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4 Responses

  1. Richard Vaughn
    Richard Vaughn May 20, 2012 at 4:45 pm | | Reply

    I liked this blog, Mike!! My mother was also instrumental in getting me through my childhood. That was not an easy thing in the 1940s and beyond. Too many diabetics take their caretakers for granted. It is obvious you appreciate very much what your mom has done for you. I see that she is a Joslin medalist. I wonder if I will ever get to meter her at medalist meeting in Boston? Does she attend the meetings?

  2. Tim
    Tim May 20, 2012 at 4:56 pm | | Reply

    Frankly, I don’t have a diabetic hero yet (one individual), but I’d say my definition of a hero is different. I believe a hero is somebody who does what needs to be done because no one else is doing it. They do the right thing without regard to the price they have to pay. Some of the individuals who fit that bill are the American soldier, Martin Luther King, Jr., Harriet Tubman and Abraham Lincoln. But in another way, people who care for someone with a disease as insidious as ours, even if it’s you- are my heroes. The power of being mutually encouraged in our struggle is something I never trivialize or take for granted. We are uniquely qualified to give encouragement to each other, even if it’s just saying, “you can do this.” My goal is to look for any way I can encourage someone to make their lives better as they live with this disease. Sometimes, just being there with someone as they vent or cry can make all the difference. THOSE people have been my personal heroes, diabetes or no.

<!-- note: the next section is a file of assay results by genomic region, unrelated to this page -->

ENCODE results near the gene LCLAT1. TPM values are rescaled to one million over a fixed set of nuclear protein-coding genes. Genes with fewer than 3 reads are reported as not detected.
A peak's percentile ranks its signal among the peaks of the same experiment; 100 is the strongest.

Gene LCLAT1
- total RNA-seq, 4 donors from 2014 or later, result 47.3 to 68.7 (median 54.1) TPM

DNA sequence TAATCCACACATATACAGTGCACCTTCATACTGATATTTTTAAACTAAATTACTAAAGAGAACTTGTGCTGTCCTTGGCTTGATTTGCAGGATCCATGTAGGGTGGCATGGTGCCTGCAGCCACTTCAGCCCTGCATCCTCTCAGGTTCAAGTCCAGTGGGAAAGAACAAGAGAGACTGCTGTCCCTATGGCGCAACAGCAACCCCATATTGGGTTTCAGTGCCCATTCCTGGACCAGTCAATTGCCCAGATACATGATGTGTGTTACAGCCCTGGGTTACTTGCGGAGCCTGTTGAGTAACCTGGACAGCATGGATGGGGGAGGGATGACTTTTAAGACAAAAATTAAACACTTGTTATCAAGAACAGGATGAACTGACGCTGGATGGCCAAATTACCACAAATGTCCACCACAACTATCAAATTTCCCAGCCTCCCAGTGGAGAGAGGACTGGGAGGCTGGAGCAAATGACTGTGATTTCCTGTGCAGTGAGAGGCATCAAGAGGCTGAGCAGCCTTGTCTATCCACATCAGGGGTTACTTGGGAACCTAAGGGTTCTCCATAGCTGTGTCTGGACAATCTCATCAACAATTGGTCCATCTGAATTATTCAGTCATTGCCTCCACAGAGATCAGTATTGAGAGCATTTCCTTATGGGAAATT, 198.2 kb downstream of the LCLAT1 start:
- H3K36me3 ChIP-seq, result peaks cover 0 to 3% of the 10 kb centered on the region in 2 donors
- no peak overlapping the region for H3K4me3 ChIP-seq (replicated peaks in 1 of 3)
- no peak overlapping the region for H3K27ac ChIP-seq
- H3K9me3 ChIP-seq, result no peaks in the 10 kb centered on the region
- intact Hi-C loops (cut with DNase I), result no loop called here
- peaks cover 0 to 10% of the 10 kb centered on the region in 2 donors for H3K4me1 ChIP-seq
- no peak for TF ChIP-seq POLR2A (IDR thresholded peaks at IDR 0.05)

3. shannon
    shannon May 31, 2012 at 9:42 am | | Reply

    what a beautiful post, thanks so much for sharing! :)

  4. Brett Mann
    Brett Mann September 2, 2012 at 4:17 pm | | Reply

    Good morning Keep up with the outstanding posts. Thank you

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